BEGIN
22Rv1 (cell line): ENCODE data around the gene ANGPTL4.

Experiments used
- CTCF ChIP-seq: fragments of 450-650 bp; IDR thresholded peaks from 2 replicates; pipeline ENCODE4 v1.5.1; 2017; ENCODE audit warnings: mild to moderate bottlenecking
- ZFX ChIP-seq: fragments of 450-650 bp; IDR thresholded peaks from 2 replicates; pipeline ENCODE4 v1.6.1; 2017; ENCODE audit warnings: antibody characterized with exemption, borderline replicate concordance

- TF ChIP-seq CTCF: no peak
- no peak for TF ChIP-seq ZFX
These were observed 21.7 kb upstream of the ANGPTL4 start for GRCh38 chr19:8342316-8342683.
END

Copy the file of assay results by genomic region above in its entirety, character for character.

22Rv1 (cell line): ENCODE data around the gene ANGPTL4.

Experiments used
- CTCF ChIP-seq: fragments of 450-650 bp; IDR thresholded peaks from 2 replicates; pipeline ENCODE4 v1.5.1; 2017; ENCODE audit warnings: mild to moderate bottlenecking
- ZFX ChIP-seq: fragments of 450-650 bp; IDR thresholded peaks from 2 replicates; pipeline ENCODE4 v1.6.1; 2017; ENCODE audit warnings: antibody characterized with exemption, borderline replicate concordance

- TF ChIP-seq CTCF: no peak
- no peak for TF ChIP-seq ZFX
These were observed 21.7 kb upstream of the ANGPTL4 start for GRCh38 chr19:8342316-8342683.